One of the most important aspects of emerging aviation technology is that it's given operators more choices than ever when it comes to flight management solutions. Where once the only available offerings were cumbersome and wildly expensive legacy systems for commercial airlines, the advent of smart tech and devices and software such as Spidertracks has enabled smaller businesses to tailor solutions for their specific needs.
In our eBook ‘Reliable Communications with Your Aviation Crew — Anywhere, Anytime,’ we outlined four tiers of aviation communications — radio, higher-level (advanced systems such as ACARS), Global Cross-Channel Communication (GC3), and non-aviation-specific workarounds — and discussed how operators can choose the right one for their businesses.
But how do you know whether or not you’re getting the most bang for your buck? In this post, we’ll build on that ebook by pinpointing a few things you should consider when you’re calculating ROI on any new aircraft management and communications solution. Let’s get started.
What are your current costs with your existing system?
When you’re thinking about switching to a new communications solution, the first step in determining ROI is, of course, figuring out how much your existing system costs you. Take into account any recurring monthly costs, as well as future hardware and software upgrades.
You should also consider opportunity cost — aka the money and opportunities you’re losing out on by not using a different solution. What’s missing in your current system? Are you able to effectively communicate with your assets even when they’re in remote locations? If you need to reroute an aircraft but you can’t get in touch, how much will it cost your business for that aircraft to make two trips?
What important benefits does a new system offer that'll help you run your business better?
Implementing a complementary communications system can be complex, and it’s important to understand the problem or problems you’re actually trying to solve and whether or not the new system is capable of doing that for you. Spidertracks, for example, offers unique services that other aircraft tracking solutions don’t — services such as Global Cross-Channel Communication (GC3) (which automatically chooses the right channel through which to send messages and ensures your communications get through anywhere in the world) and Spidertxt 2.0 (which can vastly increase the overall safety and efficiency of your operations).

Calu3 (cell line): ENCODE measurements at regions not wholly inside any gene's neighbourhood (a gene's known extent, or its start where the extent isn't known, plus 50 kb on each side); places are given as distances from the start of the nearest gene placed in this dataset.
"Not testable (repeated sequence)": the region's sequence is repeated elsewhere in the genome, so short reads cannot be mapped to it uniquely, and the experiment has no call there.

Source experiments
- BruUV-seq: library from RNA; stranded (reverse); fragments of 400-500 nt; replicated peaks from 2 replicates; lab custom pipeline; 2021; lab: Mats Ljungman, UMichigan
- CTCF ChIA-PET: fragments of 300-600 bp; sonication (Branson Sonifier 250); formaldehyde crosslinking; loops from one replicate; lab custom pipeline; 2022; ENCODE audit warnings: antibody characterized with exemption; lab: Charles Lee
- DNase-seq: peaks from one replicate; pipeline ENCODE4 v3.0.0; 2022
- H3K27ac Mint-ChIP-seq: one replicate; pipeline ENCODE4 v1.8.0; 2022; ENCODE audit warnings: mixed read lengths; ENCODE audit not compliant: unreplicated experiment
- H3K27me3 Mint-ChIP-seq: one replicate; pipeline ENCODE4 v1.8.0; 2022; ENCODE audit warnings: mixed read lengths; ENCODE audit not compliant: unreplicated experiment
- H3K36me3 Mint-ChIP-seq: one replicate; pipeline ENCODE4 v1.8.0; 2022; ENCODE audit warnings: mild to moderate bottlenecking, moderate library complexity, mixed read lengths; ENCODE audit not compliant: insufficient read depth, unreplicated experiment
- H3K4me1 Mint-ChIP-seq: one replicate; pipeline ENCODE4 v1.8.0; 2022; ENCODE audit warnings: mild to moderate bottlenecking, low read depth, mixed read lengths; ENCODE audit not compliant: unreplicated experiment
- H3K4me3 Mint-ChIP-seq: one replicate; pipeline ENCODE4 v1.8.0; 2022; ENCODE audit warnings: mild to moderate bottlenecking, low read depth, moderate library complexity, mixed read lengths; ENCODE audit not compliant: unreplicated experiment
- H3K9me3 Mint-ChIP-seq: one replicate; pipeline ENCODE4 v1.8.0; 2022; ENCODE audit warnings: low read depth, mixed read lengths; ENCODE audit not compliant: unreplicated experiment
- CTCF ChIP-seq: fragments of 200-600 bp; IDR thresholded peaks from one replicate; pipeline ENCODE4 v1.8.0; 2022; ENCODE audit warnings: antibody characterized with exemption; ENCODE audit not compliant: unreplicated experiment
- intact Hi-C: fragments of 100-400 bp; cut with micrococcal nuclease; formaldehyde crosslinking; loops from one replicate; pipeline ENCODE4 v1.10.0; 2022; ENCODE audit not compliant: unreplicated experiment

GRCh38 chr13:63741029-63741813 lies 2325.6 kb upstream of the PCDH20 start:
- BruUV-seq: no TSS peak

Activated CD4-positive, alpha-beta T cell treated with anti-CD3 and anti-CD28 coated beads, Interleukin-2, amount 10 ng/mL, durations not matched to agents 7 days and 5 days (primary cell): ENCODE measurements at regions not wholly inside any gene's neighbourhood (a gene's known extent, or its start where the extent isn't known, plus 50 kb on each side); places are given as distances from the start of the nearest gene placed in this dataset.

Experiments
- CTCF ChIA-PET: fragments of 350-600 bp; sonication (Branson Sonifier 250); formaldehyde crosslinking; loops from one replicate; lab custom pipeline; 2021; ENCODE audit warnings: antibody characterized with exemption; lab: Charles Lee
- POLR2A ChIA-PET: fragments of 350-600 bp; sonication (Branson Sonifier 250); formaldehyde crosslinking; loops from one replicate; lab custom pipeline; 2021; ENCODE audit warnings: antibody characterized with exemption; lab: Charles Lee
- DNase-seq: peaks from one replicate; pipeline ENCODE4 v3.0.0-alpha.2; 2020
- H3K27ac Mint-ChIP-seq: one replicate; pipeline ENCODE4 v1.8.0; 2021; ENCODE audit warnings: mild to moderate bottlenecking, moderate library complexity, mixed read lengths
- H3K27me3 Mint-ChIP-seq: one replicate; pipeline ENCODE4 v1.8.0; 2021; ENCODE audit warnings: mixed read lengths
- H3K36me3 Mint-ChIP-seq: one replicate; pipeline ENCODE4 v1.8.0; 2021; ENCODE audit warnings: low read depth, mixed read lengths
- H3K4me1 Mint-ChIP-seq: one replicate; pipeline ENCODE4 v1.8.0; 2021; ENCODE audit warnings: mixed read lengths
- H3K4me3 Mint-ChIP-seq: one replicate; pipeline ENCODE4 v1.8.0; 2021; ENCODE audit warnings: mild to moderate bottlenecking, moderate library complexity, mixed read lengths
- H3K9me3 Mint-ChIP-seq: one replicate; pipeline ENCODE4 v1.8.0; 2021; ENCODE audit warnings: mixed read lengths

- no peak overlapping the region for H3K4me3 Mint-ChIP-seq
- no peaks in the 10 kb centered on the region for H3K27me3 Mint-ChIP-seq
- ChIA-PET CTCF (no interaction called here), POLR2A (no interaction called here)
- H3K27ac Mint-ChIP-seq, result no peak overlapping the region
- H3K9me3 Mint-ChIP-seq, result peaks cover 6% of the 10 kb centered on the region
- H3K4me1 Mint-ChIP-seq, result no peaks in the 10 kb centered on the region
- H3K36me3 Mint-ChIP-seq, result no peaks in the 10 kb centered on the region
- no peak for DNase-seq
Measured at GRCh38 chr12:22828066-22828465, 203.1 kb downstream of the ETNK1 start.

What does your proposed new solution mean for your business in terms of compliance? How do the hardware and software compare to what you’re already working with? Will your new system put you in a better position to succeed moving forward?
Look at these aspects of your new system as added value, and take that into consideration when you’re determining ROI.
Will you save money - in the short-term and/or long-term - by switching to a new system?
When you’re determining whether or not you’ll save money by implementing a complementary communications system, you can’t just look at direct cost; you have to dive into opportunity cost, as well. Here are some questions you should ask yourself:
- Are there any direct cost savings associated with your new system (i.e. lower monthly or yearly cost, more affordable hardware)? Take into account any existing and standalone expenses that might be absorbed into it.
- Will switching save you money in the long run?
- If the answer is no, does your new option offer benefits that merit the extra expenditure?
What are the immediate costs of implementing your proposed new system and the potential risks associated with it?
What’s involved in implementing your new system? What kind of work is involved, and how long will it take? Is it easy for yourself and your pilots and employees to learn, and how long will it take to bring them up to speed?
What are the direct costs of this implementation in terms of project management and contingency? What, if any, are your new system’s major risks and drawbacks?
Take the answers to these questions into account when you’re calculating ROI.
In aviation, radio is king for a reason — but it can be flawed if you’re trying to send a message over long distances, so it’s critical that your operation incorporate complementary technology that’s easy to adopt and to use.
There are a lot of important factors to consider when it comes to choosing that technology. Opportunity cost is a big one; what are the limitations of your current system, and what are you missing out on as a result of those limitations? It’s imperative that your solution keeps your pilots safe, allows you to easily communicate with them, and sets your business up for success on the financial front.
To learn more about how Spidertracks does just that, take a demo now.